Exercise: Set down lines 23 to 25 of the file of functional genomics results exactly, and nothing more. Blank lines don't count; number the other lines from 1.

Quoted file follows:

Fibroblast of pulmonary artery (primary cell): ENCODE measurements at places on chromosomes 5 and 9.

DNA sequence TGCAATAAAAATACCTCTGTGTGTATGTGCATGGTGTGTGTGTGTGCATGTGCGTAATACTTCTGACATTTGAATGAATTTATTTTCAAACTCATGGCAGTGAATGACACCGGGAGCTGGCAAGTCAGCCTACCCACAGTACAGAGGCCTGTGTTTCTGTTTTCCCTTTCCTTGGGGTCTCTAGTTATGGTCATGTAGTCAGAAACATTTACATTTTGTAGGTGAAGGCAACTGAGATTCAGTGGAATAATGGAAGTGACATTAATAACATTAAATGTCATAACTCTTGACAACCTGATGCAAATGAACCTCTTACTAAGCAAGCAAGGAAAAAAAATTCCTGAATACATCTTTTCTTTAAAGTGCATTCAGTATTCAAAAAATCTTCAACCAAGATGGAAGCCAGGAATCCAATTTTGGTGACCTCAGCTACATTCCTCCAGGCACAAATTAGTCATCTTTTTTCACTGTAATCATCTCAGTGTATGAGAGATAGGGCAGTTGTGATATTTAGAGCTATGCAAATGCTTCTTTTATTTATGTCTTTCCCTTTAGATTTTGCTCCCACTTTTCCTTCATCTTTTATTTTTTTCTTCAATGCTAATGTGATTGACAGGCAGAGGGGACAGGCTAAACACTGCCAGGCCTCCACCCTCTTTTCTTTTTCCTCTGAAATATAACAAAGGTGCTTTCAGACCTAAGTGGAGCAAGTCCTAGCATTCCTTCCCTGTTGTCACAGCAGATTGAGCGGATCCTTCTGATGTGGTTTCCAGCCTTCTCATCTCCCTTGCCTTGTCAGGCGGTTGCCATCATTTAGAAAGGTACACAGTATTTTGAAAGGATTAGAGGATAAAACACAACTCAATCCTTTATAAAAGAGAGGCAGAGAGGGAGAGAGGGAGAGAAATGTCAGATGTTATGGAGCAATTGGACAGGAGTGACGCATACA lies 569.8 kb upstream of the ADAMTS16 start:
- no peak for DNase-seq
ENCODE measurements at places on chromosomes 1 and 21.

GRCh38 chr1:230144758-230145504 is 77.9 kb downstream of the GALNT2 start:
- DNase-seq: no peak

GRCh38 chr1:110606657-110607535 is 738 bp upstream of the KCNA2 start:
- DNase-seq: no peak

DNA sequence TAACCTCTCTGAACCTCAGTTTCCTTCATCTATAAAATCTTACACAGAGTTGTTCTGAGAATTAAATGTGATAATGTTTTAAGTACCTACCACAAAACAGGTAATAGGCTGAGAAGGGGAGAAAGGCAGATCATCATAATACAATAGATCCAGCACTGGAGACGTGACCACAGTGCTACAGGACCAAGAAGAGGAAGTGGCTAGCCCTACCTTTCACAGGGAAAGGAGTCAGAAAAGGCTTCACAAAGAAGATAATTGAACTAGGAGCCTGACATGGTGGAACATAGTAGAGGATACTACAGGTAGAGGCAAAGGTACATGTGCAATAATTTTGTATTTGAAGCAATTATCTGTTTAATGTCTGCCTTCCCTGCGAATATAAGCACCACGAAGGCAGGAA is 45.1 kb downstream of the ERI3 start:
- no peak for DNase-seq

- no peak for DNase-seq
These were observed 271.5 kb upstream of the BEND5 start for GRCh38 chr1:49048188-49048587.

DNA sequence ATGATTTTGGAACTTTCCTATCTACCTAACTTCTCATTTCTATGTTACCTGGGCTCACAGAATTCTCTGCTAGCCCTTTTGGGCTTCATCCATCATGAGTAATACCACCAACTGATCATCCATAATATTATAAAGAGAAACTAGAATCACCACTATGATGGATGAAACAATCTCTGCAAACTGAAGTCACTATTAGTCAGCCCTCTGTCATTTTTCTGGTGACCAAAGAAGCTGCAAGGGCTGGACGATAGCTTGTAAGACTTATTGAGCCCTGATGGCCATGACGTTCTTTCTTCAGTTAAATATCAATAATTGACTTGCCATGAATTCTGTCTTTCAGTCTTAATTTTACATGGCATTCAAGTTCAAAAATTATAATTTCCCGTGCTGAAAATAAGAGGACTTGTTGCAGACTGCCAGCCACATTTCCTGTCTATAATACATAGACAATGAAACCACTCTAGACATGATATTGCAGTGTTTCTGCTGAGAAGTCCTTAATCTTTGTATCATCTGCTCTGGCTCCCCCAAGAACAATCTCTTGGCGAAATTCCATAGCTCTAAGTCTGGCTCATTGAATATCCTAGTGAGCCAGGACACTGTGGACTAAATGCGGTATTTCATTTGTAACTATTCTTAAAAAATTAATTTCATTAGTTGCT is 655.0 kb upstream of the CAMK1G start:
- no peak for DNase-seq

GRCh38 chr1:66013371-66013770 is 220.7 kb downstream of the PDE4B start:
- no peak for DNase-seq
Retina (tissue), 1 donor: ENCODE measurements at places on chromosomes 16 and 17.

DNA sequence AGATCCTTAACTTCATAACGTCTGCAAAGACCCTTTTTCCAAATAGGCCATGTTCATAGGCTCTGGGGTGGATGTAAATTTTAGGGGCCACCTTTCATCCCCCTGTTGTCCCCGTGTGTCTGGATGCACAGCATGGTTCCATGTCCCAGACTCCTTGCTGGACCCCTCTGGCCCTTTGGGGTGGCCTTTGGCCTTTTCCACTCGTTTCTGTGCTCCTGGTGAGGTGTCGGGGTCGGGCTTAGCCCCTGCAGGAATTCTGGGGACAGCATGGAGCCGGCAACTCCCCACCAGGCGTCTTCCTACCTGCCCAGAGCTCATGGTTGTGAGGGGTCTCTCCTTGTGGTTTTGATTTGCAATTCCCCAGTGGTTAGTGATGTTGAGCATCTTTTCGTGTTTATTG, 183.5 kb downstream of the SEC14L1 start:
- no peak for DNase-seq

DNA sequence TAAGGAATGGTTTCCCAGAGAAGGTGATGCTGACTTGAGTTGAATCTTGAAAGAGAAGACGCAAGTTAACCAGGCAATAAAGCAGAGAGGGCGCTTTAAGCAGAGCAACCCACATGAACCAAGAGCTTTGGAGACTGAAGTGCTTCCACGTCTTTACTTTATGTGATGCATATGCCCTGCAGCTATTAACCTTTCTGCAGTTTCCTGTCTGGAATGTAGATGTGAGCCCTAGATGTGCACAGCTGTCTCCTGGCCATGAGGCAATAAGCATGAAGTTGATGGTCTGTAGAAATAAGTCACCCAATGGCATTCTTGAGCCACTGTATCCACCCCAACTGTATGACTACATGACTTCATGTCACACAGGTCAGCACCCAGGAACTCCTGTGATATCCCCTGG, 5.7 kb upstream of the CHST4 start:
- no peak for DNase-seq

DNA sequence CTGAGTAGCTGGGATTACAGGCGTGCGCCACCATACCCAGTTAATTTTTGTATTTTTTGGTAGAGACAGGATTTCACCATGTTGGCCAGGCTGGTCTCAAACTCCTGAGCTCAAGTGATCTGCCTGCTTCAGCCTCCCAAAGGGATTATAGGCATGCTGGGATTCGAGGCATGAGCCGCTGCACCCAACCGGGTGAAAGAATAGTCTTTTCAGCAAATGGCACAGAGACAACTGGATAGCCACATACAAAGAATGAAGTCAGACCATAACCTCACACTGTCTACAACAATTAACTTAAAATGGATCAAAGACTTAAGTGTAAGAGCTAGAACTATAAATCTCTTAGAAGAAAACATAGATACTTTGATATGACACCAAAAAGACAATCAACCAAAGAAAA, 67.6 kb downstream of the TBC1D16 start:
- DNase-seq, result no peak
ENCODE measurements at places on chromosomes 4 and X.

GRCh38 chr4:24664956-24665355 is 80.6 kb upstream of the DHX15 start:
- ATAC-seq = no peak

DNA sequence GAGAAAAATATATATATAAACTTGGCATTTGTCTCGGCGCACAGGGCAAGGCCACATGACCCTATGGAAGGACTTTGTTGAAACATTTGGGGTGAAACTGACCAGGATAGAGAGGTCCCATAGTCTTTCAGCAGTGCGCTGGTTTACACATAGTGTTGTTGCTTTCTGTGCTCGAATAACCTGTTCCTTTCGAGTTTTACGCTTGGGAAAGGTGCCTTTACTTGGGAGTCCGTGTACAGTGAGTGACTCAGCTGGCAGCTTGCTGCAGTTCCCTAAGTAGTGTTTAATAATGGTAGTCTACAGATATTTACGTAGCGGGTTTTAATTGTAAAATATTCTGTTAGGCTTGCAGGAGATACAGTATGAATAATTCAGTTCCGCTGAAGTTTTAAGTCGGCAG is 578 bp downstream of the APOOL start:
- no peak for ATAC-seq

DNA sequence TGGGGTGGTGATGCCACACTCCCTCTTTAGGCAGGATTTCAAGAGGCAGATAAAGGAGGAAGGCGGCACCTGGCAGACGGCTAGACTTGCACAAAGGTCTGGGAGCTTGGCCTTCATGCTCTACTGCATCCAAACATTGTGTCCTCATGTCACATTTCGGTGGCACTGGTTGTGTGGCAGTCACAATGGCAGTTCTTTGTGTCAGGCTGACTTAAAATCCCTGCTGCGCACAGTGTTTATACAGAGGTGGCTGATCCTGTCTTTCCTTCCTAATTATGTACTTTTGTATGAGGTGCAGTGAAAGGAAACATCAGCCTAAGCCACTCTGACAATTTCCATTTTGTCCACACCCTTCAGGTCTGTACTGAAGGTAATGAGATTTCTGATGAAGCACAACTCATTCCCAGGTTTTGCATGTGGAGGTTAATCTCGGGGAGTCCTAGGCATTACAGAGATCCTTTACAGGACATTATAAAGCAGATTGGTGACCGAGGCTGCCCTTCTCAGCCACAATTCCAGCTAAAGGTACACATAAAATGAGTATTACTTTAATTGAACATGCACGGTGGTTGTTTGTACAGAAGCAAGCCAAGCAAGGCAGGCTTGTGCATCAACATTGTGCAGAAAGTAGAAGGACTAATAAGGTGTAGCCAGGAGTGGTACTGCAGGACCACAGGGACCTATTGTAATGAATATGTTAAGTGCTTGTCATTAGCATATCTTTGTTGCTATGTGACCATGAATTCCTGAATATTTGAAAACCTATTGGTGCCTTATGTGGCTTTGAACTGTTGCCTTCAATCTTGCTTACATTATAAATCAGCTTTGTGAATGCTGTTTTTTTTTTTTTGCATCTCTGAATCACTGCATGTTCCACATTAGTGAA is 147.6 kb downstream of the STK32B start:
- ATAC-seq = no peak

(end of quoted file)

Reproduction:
- DNase-seq, result no peak
ENCODE measurements at places on chromosomes 4 and X.

GRCh38 chr4:24664956-24665355 is 80.6 kb upstream of the DHX15 start: